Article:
On Monday, we took the train to Amsterdam. My first journey out of Berlin since we got here. Aaron was invited to present a paper at a Mendelssohn conference there, and I tagged along with only frivolity on my agenda. Aaron worked terribly hard leading up to the conference, and then the conference took itself very seriously. The philosophers presented papers from 9 a.m. till after 5 p.m. every day. I attended Aaron’s presentation, which was of course excellent and received with appropriate approval by the professors in attendance.
When not crashing the Mendelssohn conference, I wandered around the ridiculously picturesque city. Every curve of the canal brought a new row of tall, skinny, adorable16th century houses to gawk at. The canal itself was home to houseboats.
I constantly daydreamed about my life as a canal house dweller, or a houseboat resident. As close as I got to this dream was a tour of a restored canal house museum, and the inside was as posh and romantic as I’d envisioned. Every surface adorned with art, even the table tops, marble floors and walls, little Delftware tiles everywhere.
I also visited Anne Frank’s hidden annex, which brought me to tears. I saw Anne Frank’s actual diary, and I clambered through the hidden staircase up to the tiny space where she and her family lived for two years.
At the Amsterdam Historical Museum, I learned that Amsterdam has always focused on commerce, and thus has always been a relatively tolerant city. (Okay, I concede there’s something for the pro-column of capitalism.) Except to Catholics. Once the Protestants overthrew the Spanish Hapsburgs in 1578, Catholics had to go underground. This meant that the Catholic church didn’t get to monopolize the artists with their patronage, so Dutch art lacks all the religious paintings prevalent in other countries. Instead, the civic and business groups patronized the artists, and the museum walls are laden with group shots of civil guardsmen and trustees and industry overseers who paid per person for inclusion in the paintings.
I visited the Rijksmuseum (translated as Masterpiece Museum), which is almost all closed for renovation. Only the masterpieces of the masterpieces found space on the walls. Then I toured the Van Gogh Museum where they display the letters he wrote about his paintings as he was working on them.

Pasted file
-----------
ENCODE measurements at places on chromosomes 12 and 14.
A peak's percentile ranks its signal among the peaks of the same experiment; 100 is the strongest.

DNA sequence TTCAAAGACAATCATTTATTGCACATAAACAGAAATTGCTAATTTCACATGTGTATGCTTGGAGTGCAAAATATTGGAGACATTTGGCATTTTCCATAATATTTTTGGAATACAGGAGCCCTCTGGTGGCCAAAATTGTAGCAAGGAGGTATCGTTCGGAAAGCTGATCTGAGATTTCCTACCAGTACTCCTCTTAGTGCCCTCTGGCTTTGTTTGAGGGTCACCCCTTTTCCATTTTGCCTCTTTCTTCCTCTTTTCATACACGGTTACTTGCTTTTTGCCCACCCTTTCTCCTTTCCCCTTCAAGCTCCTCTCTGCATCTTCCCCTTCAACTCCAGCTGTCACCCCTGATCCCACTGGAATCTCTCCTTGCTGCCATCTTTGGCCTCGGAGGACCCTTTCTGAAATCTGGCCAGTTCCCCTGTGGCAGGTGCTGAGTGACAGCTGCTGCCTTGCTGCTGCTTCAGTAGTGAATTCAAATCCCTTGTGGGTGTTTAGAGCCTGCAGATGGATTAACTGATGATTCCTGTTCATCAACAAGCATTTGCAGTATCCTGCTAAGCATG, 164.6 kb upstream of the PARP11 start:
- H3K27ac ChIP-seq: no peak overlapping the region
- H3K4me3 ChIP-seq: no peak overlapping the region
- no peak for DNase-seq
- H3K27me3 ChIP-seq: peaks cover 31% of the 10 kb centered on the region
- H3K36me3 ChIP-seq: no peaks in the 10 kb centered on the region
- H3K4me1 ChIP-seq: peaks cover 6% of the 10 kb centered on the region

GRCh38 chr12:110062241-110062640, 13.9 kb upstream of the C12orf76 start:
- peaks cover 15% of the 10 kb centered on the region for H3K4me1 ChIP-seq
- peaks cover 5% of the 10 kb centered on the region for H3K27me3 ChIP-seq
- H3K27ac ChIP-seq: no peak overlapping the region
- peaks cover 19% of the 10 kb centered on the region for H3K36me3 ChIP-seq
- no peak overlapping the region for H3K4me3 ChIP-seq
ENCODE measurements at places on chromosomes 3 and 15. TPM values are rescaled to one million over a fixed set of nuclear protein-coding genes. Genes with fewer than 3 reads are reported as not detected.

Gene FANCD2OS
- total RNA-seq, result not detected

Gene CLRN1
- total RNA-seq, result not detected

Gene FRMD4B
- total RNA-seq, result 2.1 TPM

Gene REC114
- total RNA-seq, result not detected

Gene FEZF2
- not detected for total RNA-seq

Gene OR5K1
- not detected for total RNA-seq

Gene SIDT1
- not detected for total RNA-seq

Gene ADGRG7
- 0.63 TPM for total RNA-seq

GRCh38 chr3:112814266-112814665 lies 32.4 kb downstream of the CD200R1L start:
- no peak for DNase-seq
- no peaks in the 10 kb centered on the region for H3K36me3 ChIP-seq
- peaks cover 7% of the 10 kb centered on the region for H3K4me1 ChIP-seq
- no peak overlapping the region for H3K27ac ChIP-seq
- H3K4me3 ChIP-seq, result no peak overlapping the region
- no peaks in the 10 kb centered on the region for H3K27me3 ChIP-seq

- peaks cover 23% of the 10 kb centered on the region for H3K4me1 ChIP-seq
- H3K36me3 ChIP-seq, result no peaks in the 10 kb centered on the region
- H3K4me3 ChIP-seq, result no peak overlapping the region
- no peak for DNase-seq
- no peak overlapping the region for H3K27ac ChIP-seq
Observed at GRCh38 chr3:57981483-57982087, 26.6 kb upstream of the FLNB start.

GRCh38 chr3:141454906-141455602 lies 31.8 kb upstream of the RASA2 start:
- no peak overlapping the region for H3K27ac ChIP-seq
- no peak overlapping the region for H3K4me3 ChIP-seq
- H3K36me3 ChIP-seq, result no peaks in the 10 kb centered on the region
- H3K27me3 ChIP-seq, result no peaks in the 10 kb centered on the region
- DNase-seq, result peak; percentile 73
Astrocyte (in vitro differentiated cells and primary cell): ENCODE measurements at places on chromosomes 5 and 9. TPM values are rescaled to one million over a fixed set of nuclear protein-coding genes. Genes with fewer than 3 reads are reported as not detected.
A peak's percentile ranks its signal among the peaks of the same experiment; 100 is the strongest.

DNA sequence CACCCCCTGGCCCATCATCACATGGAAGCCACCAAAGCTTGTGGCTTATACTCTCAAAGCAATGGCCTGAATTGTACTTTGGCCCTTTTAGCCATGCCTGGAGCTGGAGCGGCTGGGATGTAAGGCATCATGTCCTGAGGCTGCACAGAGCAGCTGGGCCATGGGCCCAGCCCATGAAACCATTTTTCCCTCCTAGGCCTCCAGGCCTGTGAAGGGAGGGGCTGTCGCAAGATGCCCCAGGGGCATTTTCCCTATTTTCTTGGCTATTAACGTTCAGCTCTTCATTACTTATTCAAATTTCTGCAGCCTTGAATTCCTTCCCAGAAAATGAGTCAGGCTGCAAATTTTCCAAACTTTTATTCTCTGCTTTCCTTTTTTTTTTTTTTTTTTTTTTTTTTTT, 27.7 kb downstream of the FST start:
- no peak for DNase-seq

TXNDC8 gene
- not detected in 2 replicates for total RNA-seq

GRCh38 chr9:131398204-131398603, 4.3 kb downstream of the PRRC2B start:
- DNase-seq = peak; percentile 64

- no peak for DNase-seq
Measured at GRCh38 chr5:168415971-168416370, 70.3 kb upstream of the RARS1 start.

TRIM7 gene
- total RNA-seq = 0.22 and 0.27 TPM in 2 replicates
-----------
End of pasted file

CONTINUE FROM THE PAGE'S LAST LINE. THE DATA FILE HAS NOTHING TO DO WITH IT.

On our last day in Amsterdam, Aaron finally got some time off and we went together to Rembrandt’s house. We learned to etch from a modern day printmaker giving a demonstration in the very room Rembrandt etched and printed his own art. We also visited the Beguine courtyard, an ancient, secret square in which Catholic women who didn’t want to be nuns but did want to be left alone lived, and were left alone even under Protestant rule. The Catholic church still rents out the homes here only to women.
In Amsterdam, as I strolled by myself with no one to talk to and only my thoughts to keep me company, my thoughts kept circling to an inane ditty. Perhaps you all know the “Three Jolly Fisherman” song? And they find their way to Amsterdam. So, I kept thinking in my head, to the tune of the song, and the rhythm of my steps, “amster amster DAM DAM DAM!” How profound.
I had to be very careful as I trekked around. I couldn’t think too much about that naughty word because lose focus for one second in AmsterDAM and you will be squashed by a biking Dutchman. The bikes get the right of way over cars, and even over pedestrians. Aaron and I had to pick our way through bike rush hour on our way to and from his conference each day.
One of my favorite spontaneous moments in my roaming occurred when I chanced across the canal dredger, pulling out whatever he found in the muck of the canal depths. His grabbing tool over and over again pulled out bicycles, corroded, black, and abandoned, which he plopped onto the mountain of bikes on the barge he pulled behind him. I read in the history museum that the AmseterDAMMers throw all their inconvenient refuse into the canals, and in the winter when the canals freeze, they persist, so their bikes and mattresses and tires remain on the surface or suspended in the slush. On second thought, maybe the houseboat isn’t the best option.
One last adventure. On Friday, we walked around a bit more before catching our train back to Berlin. We were Amsterdam pros by this time. No problem to catch the Metro back to the train station. We arrived in plenty of time, checked for our track number, and waited patiently to board. Except 10 minutes before our train’s scheduled arrival time, it disappeared from the schedule. I went to the information desk to ask what had happened to our train.
“I’m very sorry,” the information helper told me (in perfect English, just like every Dutch person I accosted for help during our visit). “That train is no longer coming to this station.”
For some reason, our train had been diverted around us. The info desk lady sent us out to the airport to deal with the main branch of the train company. I relate this travel ordeal to you just so that I can tell you about this ingenious feature of train travel here. Usually, when you buy a ticket you must travel on the specific train you book. So, it takes a very special exception to be able to take a different train. You need a reason such as, my train decided not to stop at my station. Then, and only then, do you receive from the severely uniformed, very serious train employee the illustrious Hop stamp, with a picture of a grinning kangaroo, permitting you to Hop on the Next Train!